Summary: A sermon about the graciousness of God.
"Standing in the Marketplace"
In many farming communities, migrant day laborers stand on corners from the early hours of the morning, waiting for someone to hire them.
Workers who are standing at the corner of a park, the market, or the hardware store in the early afternoon have probably been up since four or five in the morning.
Those who do not get hired by the various local landowners will probably have nothing to eat that night.
Often the people who are hired first are the young, strong men--the people who are healthy and in the prime of their lives.
The older folks, the women, and children are the ones who suffer most.
They often wait all day long to be hired.
They wait, they hope, they pray that someone will come...
...with mercy and grace.
Oftentimes they go home empty handed.
Or if they are hired toward the middle or end of the day, they certainly won't make enough money to survive.
This parable in Matthew Chapter 20 continues a theme of what Jesus has been talking about in Matthew Chapter 19.
The theme is God's love for those who are most vulnerable in society.
It also points us toward the right attitude as it pertains to wealth.
The greed of the rich young man, his unwillingness to let go of and share his fortune leads him to reject Jesus' call to "come, follow me."
This causes Jesus to say, with, I imagine tears in His eyes, "I assure you that it will be very hard for a rich person to enter the kingdom of heaven.
In fact, it's easier for a camel to squeeze through the eye of a needle than for a rich person to enter God's kingdom."
The social situation in Jesus’ day was that many small farmers were being forced off their land because of debt they incurred to pay Roman taxes.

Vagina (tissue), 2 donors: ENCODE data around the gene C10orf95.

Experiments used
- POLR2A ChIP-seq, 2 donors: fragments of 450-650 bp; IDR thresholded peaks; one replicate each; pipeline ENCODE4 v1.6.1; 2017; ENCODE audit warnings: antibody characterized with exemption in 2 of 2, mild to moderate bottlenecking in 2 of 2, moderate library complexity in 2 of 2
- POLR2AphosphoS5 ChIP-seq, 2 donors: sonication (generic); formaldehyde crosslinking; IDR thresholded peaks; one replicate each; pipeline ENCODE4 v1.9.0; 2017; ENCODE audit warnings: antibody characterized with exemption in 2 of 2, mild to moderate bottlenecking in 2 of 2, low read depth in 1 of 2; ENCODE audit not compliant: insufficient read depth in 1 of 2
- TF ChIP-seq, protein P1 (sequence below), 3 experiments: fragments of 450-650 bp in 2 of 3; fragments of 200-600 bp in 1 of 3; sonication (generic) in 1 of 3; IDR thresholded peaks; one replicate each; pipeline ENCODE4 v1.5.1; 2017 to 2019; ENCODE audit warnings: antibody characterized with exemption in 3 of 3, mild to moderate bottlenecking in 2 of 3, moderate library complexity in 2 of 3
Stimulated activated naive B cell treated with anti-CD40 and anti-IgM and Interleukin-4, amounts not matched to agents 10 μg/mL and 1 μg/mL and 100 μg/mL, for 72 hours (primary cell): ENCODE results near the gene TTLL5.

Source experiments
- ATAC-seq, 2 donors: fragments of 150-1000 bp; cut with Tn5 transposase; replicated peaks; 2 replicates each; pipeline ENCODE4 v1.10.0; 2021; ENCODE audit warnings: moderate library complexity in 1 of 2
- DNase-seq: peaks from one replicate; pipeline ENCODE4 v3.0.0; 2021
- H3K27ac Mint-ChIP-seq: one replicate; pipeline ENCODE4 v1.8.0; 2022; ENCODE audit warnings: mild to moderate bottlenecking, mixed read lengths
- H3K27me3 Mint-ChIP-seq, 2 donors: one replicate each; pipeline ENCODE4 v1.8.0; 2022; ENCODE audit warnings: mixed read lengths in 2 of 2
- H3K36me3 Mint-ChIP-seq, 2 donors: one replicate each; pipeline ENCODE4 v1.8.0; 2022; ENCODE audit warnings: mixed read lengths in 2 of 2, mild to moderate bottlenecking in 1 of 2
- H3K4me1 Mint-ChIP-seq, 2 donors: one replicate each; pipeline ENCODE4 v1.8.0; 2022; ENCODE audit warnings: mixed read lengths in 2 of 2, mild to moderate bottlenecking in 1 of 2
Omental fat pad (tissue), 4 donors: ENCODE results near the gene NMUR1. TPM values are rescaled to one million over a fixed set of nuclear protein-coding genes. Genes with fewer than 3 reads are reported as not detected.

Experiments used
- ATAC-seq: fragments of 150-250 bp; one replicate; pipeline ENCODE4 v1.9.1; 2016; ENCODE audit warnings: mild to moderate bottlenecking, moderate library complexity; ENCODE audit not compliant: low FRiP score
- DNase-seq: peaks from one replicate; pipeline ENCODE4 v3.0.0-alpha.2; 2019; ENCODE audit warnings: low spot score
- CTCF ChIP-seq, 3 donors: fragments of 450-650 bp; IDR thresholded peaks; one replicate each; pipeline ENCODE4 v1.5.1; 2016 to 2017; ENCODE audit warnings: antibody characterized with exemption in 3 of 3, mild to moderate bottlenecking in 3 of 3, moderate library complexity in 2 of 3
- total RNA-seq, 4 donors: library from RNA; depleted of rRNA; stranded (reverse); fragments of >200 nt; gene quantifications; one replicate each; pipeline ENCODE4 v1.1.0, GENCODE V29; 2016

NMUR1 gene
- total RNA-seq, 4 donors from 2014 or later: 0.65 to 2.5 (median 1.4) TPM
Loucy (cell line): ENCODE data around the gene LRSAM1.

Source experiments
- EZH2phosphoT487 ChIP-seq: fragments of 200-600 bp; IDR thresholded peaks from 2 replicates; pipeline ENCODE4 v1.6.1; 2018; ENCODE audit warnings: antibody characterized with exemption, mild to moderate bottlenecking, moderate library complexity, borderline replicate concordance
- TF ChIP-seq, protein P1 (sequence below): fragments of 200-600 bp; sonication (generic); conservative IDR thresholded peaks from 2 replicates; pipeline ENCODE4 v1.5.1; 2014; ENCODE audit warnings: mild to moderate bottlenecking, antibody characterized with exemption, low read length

This violated God's command in Leviticus that land could not be taken away from the people who work it, but of course the Romans didn't care about this.
As a result, large pools of unemployed people gathered each morning, hoping to be hired for the day.
They are the displaced, unemployed, and underemployed workers of their day.
Those still waiting at five o'clock have little chance of earning enough to buy food for their families that day.
Yet the landowner pays even them a full day’s wage.
In this parable, about the way things work in the kingdom of heaven, the landowner represents God.
The day laborers waiting in the marketplace to be hired are the lost, the hungry, the broken, the marginalized.
They are the lost sheep.
The lost coin.
They are the meth addict.
They are the prostitute.
They are the hated tax collector.
They are the corrupt business person.
They are the sexually abused, and they are the abuser.
They are the least, the last, the lost.
They are you and me...